said, that the proposition before the House was that the Minister appointed by the Crown to conduct the Government of India should be assisted by a Council of twelve or eighteen persons; but the Amendment of the right hon. Member (Mr. Gladstone) was more simple. It was that that Council should, in the first instance, consist of the Gentlemen who now comprise the Court of Directors. Thirteen of that body now consisted of gentlemen elected by the proprietary body, and five had been nominated by the Crown. True, the qualifications of the elected body had been impugned, and it had been said that city men and bankers were put into the direction, but the fact was that there were only three Directors out of the present eighteen who had not been connected with India in some way or other, and many of the Directors had filled administrative and executive offices in India of the most important character. These were the very men who ought to be selected to assist the Minister of State as Councillors with regard to the measures he should adopt. The function of the Court of Proprietors was to elect two thirds of the Court of Directors; but the court was also a safety valve for the complaints of India which, in that House, were likely to be made party questions. The army of India was a matter to which the Committee would do well to give grave consideration. It had widows' and orphans' funds, scales of retiring pensions—subscriptions for accelerating promotion, and the great principle of promotion by seniority, all of which had nothing in common with the royal army, and yet they were going to transfer this army of 250,000 men, under such a system, to that of the royal army, with which it could not amalgamate. He was sorry to hear the hon. Member for West Surrey (Mr. Drummond) outrage the character of Europeans in India as he had done to-night. The hon. Gentleman had quoted an author who wrote half a century back, and also an individual now resident in Calcutta, who had made equally unfounded and calumnious statements. He (Colonel Sykes) would appeal to the common sense of the House whether, if what these persons asserted were true to the extent they represented, and that such a feeling were prevalent between the Native and European communities, we should not have been chased out of India half a century ago? He had seen a good deal of India; He had seen unruly boys and young men who hated the Natives; but the hon. Member evidently did not know what were the rules of a camp or cantonment to restrain the petulance or violence of the thoughtless. If any officer beat his servant, the latter could go to the properly constituted authorities, and have his master up just as if he were in this country, and had summoned him before a police magistrate. Yet the hon. Gentleman said there was no redress? The same with regard to a debt—a camp or cantonment debt. A master did not pay his servant's wages, or the shopkeeper for his goods; the servant or shopkeeper at once went to the commanding officer, a court of requests was ordered, before which the officer was summoned, the matter was adjudicated, and the officer's pay was stopped. No redress! Why, how on earth could we exist if such a state of things prevailed in India as the hon. Gentleman represented? He wished the hon. Member would attend on one of those occasions when the Company's cadets were being sworn in. He would then hear an address from the Chairman of the Military Committee, couched in almost parental terms, in which, if one thing was more impressed upon the cadets than another, it was the absolute necessity of practising kindness towards the Natives of India. The same thing had always been done at the half-yearly examinations of the civil servants at Hayleybury, of which the hon. Member should have been aware, as the addresses were invariably published in the newspapers. If the hon. Gentleman had read Williamson's History of the Bengal Army, he would have known of instances of devotion towards their European officers on the part of that class of Sepoys who had lately run mad which would bring tears to his eyes, instances of devotedness which were not to be surpassed by those of any other army in the world. It was an extraordinary fact that, as yet, throughout all the discussions in this House, they had not heard anything about the feelings and wishes of the Natives themselves upon the subject of the future government of India. They were upon the eve of transferring 181,000,000 of people from a system of government under which they had been so long protected in their rights, feelings, prejudices, religion, lives, and properties to another system, under which it had been broadly stated in India, and by a party in this country, that caste was to be put down and Christianity extended by the action of the Government itself. Upon this subject he solemnly warned the House that there was a distrust growing up in the minds of the nations of India at this moment which would probably cost us our Indian empire if it were not speedily allayed. He had recently received communications from three Natives which convincingly showed what was the nature and extent of this feeling. They were all three men of education, wealth, intelligence, and capacity of observation. The first of them was a Parsee, whose family had been connected with the Government of Bombay from the period of its transfer to Great Britain by the Crown of Portugal, and he himself had been educated at the Elphinstone Institution in Bombay. Writing to him (Colonel Sykes) on the 5th of May last, being at the time in England, he said:— Being the descendant of a family which has been serving the British Government from their first taking possession of the island of Bombay, now nearly 200 years ago, I cannot sit quiet without making a few remarks upon the discussions which are going on in this country upon the affairs of India, both in and out of Parliament, since the breaking out of the mutiny in that country; and also as to the transfer of its administration from the East India Company to the Crown. These discussions, I am led to believe, are based upon the imperfect knowledge which the English people have of that country, and will do more harm than any good towards India. I assure you that what I now write is not only my own sentiments, but the sentiments of the people of India. I do declare that the present Administration of India is imperfect, and requires reform in a great many points, still the present is not the time for the change. How can the people of this country assure the people of India that the transfer of the Company's government to the Crown will be beneficial to them, after having an example before our eyes of the mismanagement of all Her Majesty's colonies. It is nearly a hundred years since the British Parliament and people committed a most gross blunder, and what was the consequence? You have lost the earlier British colonies in America; and for God's sake don't commit the same blunder and lose India. The public press and public meetings in this country have lately much unsettled the minds of the people of India, and led them to believe that the change of government will force them to change their religion and destroy their caste. Hundreds of petitions are now lying before the Crown and the Parliament, praying them to enforce the Christian religion on the Natives of India, and to do away with caste. The educated people of India all know that the Government will not do such things; but how are you to satisfy the minds of the millions when the Government of this country never come forward and declare that these absurd petitions will not be acted upon? When the colonies in America revolted, they only had 3,000,000 of population, and were only 3000 miles distant front this country; yet, with all the mighty power of England, it was unable to put them down, and was forced to acknowledge their independence. Now, if you excite the feelings of the 200,000,000 of people in India upon their religion and caste, and they should immediately revolt (which is as sure as the day, if you interfere with their religion and caste), awl that empire is 15,000 miles distant from this country, what resources have you against them? The present disturbance is only the mutiny of a few Native troops, joined by the budmashes of the country, and it requires 120,000 European troops, with the assistance of a large Native army, to put them down; and even now you have not accomplished your object; but assuredly it any interference takes place with their religion, the whole country will rise against the Government, by which act you will not only lose your Indian empire, but it will end in anarchy, murder, and plunder. In another part of the letter he said:— Is this country free from those prejudices to which the Natives of India are subject? Why do you make a distinction between Jews and Christians and between Protestants and Roman Catholics? Perfect your own country and your own people first, and show examples to those whom you wish to force to abandon their religion and caste, which they have enjoyed thousands of years before you. Now, a few questions about the change of Government. Have the Natives of India petitioned for such a change? Have the Government ascertained whether the Natives would like such a change? No! He (Colonel Sykes) echoed that answer, and said emphatically a thousand times—No. The next communication was from a Native, the manager of an English newspaper at Bombay, and in that communication occurred this passage:— Are not the people themselves for whom you are about to legislate at all to be consulted in the matter? Is it not fair and just to ascertain their wishes on the subject? Is it not advisable to invite the opinions of respectable and enlightened Natives of all parts of India as to the advisability or otherwise of the proposed change? Such an inquiry is not only in itself indispensably necessary, but it will tend to conciliate the Natives of India to the British rule, and make it clear to them as noonday that the authorities are not regardless of their wishes in the conduct of their Government. In India itself, before any Act is passed by the Legislative Council, a draught of the same is published in the Government gazette, and at least three mouths' time is given before it is passed into a law, that the people to whose interest it relates may in that period have the opportunity of representing their own views upon it. He (Colonel Sykes) would call the particular attention of the House to the fact stated in this Native's letter, that no law affecting the Natives of India is passed until it has been three months before the public, that the Government may be made aware of every serious objection to its being carried into effect.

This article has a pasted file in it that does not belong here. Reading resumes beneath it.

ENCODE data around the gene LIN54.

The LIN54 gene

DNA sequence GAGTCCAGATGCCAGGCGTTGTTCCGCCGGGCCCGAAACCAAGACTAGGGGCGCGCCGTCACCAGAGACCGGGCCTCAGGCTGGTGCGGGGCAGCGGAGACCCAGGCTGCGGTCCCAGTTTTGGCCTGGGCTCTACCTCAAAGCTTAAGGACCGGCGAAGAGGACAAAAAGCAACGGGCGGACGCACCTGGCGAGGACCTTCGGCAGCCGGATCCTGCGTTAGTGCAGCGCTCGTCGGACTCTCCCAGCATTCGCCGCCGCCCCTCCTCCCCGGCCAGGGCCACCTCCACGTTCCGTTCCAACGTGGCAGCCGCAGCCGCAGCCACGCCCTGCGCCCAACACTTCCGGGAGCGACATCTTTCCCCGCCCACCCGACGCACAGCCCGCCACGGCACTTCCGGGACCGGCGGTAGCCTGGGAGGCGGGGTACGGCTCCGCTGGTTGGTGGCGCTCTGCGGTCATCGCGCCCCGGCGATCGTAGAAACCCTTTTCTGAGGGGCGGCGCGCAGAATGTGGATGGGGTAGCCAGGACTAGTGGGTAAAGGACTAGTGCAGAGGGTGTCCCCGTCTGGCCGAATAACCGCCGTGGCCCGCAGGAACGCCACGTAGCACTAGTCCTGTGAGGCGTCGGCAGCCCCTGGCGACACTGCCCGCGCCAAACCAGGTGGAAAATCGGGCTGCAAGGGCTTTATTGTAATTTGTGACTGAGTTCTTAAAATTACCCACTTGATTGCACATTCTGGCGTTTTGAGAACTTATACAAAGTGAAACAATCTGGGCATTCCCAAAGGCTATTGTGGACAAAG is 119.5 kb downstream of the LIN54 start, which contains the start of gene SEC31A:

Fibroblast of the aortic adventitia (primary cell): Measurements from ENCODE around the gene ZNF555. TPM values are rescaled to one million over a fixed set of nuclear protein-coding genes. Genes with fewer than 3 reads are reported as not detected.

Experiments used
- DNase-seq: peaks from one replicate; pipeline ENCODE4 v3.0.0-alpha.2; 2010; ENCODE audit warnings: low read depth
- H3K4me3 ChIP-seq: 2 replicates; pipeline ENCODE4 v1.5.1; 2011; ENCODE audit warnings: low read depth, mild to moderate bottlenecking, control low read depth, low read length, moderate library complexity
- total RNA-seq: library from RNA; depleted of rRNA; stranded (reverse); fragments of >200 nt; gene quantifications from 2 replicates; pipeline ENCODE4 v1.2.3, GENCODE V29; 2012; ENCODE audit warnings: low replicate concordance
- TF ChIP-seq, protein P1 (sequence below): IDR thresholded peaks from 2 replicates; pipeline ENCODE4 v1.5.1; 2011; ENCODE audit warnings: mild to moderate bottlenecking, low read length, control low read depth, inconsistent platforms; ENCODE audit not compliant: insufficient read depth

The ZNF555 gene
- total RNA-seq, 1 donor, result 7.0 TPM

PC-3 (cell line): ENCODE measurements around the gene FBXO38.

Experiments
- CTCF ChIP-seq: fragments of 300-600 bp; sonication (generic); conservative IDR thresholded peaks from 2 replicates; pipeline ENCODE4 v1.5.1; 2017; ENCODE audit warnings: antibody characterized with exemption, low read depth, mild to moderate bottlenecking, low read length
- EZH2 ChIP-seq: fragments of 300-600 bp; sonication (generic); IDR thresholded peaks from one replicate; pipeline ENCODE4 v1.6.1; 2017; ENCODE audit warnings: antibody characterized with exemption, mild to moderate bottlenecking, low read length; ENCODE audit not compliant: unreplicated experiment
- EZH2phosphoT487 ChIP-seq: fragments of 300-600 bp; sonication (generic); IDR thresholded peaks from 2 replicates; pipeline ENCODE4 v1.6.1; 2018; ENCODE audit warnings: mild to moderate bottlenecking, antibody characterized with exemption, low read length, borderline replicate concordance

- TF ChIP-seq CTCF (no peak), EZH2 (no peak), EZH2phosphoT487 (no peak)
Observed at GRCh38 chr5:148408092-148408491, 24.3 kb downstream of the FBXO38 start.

The third letter was from a judicial officer to the same effect. The advantage of carrying the Motion of the right hon. Gentleman would be to give people here time to reflect on the magnitude and the difficulties of the question, it would give the Natives time for the expression of their feelings and wishes, and it would also give time for the tranquillization of India.